It is generally considered that the screen or gates as they were more commonly known were constructed by the famous Davies Brothers of Chirk and many examples of their wonderful workmanship still exist in North East Wales to this day. However, despite the fact that the ironwork has long been attributed to Robert and John Davies there is no documentation to confirm this. They have also been attributed to Robert Bakewell of Derbyshire. The size of the project was so great that it is possible a group worked together on their creation. Due to the complex work in constructing the gates, (if you look closely you will find that each piece of iron is joined to its neighbour by mortice and tenon joints), it is difficult to comprehend the amount of labour required for the task. There were no welding sets or power tools available in those days. On the original layout of the grounds and surrounds, the public road which bounded the south-west side of the expanse of grass slope was shown to be widening into a rectangular area abutting the stables. This road also widened to the north side of this point. To close the main cross axis of the grounds which at that time ran south-west/north-east along the front of the house and through the woodland to the main north-south axis, the Black Gates were erected. This set of Gates was a stark contrast to the screen sited at the front of Leeswood Hall and their construction was also attributed to the Davies Brothers of Chirk. From an artistic point of view, the White Gates are highly regarded because of their architectural design. In the eighteenth century, most, if not all of the famous gates were designed as well as built by the gate smith. These gentlemen wished to show everyone what brilliant craftsmen they were, so their gates were smothered in a profusion of ‘curls and whorls’. However, with regard to the White Gates at Leeswood Hall, the architect stated what he wanted and the gate smith did as he was told. The result of this partnership has been gates which set a seal of excellence equal to any in Europe, in their classical Palladian restraint. Contrary to popular belief, there was never a drive from the gates to the Hall, although whether there was an intention for there to be one eventually is unknown. At the outset they were designed purely to be an ornamental screen.
Another tale in circulation was that the White Gates could not be opened as they had never been paid for. Due to the wealth of George Wynne at the time they were built, approximately 1730, it is more likely that he did pay for them; he had a reputation for generosity. Also, a gentleman by the name of Mr Phil Jones farmed the White Gates park and he used them as his principal access to the grounds.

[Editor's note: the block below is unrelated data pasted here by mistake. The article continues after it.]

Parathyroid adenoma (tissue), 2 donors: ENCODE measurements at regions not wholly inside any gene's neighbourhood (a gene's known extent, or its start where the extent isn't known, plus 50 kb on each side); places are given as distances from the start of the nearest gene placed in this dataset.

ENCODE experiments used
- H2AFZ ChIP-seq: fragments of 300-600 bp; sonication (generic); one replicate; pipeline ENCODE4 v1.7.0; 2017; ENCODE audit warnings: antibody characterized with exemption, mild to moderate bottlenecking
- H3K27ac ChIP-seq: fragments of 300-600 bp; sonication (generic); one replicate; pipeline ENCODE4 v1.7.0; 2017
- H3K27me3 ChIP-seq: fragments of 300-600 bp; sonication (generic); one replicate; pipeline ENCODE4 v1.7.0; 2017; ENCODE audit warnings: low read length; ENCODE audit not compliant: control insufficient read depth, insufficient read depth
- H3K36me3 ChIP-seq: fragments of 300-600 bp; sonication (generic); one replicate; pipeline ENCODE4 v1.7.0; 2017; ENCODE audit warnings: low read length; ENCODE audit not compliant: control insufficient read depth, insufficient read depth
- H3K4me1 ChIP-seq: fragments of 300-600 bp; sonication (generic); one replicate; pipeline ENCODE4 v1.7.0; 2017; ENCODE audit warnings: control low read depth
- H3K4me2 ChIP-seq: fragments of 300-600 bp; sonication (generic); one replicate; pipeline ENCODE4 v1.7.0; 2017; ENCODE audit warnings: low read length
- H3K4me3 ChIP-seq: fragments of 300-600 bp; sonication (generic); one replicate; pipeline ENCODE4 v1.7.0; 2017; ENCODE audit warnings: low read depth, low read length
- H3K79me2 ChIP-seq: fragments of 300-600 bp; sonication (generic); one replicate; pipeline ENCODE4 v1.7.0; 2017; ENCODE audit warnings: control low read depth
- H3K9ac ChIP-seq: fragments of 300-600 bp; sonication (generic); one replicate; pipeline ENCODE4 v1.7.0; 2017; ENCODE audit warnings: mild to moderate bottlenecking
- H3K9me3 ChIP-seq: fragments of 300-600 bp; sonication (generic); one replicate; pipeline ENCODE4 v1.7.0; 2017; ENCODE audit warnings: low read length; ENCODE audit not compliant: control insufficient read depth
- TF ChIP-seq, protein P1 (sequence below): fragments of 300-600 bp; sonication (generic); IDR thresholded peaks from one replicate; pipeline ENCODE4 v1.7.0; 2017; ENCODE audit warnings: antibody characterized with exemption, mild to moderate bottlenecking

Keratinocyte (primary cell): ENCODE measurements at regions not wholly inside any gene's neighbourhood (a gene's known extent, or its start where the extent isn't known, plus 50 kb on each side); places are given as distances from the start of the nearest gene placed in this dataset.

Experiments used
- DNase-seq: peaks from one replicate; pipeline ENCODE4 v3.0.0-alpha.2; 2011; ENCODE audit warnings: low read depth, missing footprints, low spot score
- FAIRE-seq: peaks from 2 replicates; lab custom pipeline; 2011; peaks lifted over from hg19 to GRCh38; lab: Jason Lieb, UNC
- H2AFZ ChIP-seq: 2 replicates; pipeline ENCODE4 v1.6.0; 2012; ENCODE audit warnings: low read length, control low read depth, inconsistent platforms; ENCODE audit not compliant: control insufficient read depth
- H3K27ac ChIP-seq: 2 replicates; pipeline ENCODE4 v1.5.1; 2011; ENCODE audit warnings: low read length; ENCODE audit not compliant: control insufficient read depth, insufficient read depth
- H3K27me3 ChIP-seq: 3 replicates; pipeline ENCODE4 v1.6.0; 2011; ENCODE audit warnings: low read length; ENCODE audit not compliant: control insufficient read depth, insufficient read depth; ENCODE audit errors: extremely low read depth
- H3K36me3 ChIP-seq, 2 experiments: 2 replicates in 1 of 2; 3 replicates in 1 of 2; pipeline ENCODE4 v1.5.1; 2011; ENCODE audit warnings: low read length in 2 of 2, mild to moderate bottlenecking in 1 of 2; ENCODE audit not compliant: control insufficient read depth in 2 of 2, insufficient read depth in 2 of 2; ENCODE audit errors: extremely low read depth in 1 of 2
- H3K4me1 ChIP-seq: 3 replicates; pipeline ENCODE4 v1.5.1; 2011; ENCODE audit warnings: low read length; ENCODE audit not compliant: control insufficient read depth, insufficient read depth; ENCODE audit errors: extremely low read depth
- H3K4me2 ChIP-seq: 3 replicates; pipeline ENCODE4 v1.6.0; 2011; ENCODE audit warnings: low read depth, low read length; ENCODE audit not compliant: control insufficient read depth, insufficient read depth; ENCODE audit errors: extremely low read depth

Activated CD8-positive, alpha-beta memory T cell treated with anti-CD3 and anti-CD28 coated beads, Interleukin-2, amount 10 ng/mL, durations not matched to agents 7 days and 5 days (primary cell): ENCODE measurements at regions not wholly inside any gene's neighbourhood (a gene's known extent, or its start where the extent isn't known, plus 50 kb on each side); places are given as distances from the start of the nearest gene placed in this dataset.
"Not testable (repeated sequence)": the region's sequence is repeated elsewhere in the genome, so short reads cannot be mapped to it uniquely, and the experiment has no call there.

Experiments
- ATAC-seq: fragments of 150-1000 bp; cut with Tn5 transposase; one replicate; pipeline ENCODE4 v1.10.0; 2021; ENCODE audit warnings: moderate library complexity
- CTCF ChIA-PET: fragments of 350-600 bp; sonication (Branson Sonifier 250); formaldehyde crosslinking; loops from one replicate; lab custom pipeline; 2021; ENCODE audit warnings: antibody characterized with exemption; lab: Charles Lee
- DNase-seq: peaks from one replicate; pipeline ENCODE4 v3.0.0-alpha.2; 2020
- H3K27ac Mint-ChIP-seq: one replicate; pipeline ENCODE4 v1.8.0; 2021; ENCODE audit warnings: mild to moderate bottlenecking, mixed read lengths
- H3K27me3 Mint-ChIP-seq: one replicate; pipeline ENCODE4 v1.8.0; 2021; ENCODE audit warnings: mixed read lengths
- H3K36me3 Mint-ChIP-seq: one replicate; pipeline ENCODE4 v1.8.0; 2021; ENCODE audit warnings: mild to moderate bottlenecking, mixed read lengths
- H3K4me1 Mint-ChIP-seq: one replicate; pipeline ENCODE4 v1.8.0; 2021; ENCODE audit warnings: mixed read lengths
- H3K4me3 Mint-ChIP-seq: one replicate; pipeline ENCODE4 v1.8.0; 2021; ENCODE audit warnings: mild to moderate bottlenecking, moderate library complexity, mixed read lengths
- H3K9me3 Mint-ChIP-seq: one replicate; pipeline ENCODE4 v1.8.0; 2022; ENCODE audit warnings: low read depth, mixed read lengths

The parish of Leeswood has within its boundaries a work which equals anything of its kind in the world. The magnificent set of white gates set on the slope running down from Leeswood Hall to the River Terrig. Back in the year 1700 a baby was born to John Wynne of Leeswood and his wife Jane who came from Halkyn. The baby was christened George. His father came from a family who had lived in the Leeswood area for many years and they owned a little land but were of modest means. After his wife died when little George was only three years old John neglected his children and George was brought up by a Mr Evan Lloyd of Halkyn. After many legal battles, mainly with his father, George inherited a small parcel of land from his mother. He rebuilt the old family home which stood on the site where Leeswood Hall now stands. To set off his home to the best advantage he had the gardens laid out by a master gardener (probably Switzer) and he commissioned the construction of an ornamental screen one hundred feet long and seventeen feet high with ornamental stone piers at either side. This screen was designed by an unknown architect who was probably a member of the Burlington set. It is generally believed that the screens were contstructed by the Davies brothers of Chirk and many examples of their wonderful workmanship still exist in North East Wales to this day. However it is possible that another well known gatesmith of that time, a Mr Bakewell from Derbyshire, had a hand in the work. The size of the project was so great that it was quite probable that they worked together. The amount of labour required for such a job before the days of welding sets and power tools is difficult to grasp. A close look at the gates reveals that each piece of iron is joined to its neighbour by mortice and tenon joints. The White Gates are highly regarded from an architectural point of view because of their architectural design. In the 18th Century most, if not all, famous gates, were designed as well as built by the gatesmith. In the case of Leeswood’s gates the architect said what he wanted and the smith did as he was told. The result of this partnership has been a set of gates which set a seal of excellence equal to any in Europe in their classic Palladian restraint.